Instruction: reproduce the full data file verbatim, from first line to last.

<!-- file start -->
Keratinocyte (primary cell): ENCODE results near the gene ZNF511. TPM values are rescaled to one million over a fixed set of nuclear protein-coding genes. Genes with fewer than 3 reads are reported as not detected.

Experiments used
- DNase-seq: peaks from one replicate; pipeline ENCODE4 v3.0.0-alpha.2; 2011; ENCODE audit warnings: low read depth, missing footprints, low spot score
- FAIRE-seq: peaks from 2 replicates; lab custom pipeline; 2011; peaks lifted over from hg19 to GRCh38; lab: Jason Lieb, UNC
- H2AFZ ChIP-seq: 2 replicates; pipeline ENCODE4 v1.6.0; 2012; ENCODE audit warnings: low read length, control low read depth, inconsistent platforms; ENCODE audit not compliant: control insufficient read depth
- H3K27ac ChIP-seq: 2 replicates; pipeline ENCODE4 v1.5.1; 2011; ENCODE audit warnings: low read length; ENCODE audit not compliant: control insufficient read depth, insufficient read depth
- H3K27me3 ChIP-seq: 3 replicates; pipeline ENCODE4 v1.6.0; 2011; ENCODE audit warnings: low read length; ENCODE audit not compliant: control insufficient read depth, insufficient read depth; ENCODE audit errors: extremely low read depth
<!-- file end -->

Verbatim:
Keratinocyte (primary cell): ENCODE results near the gene ZNF511. TPM values are rescaled to one million over a fixed set of nuclear protein-coding genes. Genes with fewer than 3 reads are reported as not detected.

Experiments used
- DNase-seq: peaks from one replicate; pipeline ENCODE4 v3.0.0-alpha.2; 2011; ENCODE audit warnings: low read depth, missing footprints, low spot score
- FAIRE-seq: peaks from 2 replicates; lab custom pipeline; 2011; peaks lifted over from hg19 to GRCh38; lab: Jason Lieb, UNC
- H2AFZ ChIP-seq: 2 replicates; pipeline ENCODE4 v1.6.0; 2012; ENCODE audit warnings: low read length, control low read depth, inconsistent platforms; ENCODE audit not compliant: control insufficient read depth
- H3K27ac ChIP-seq: 2 replicates; pipeline ENCODE4 v1.5.1; 2011; ENCODE audit warnings: low read length; ENCODE audit not compliant: control insufficient read depth, insufficient read depth
- H3K27me3 ChIP-seq: 3 replicates; pipeline ENCODE4 v1.6.0; 2011; ENCODE audit warnings: low read length; ENCODE audit not compliant: control insufficient read depth, insufficient read depth; ENCODE audit errors: extremely low read depth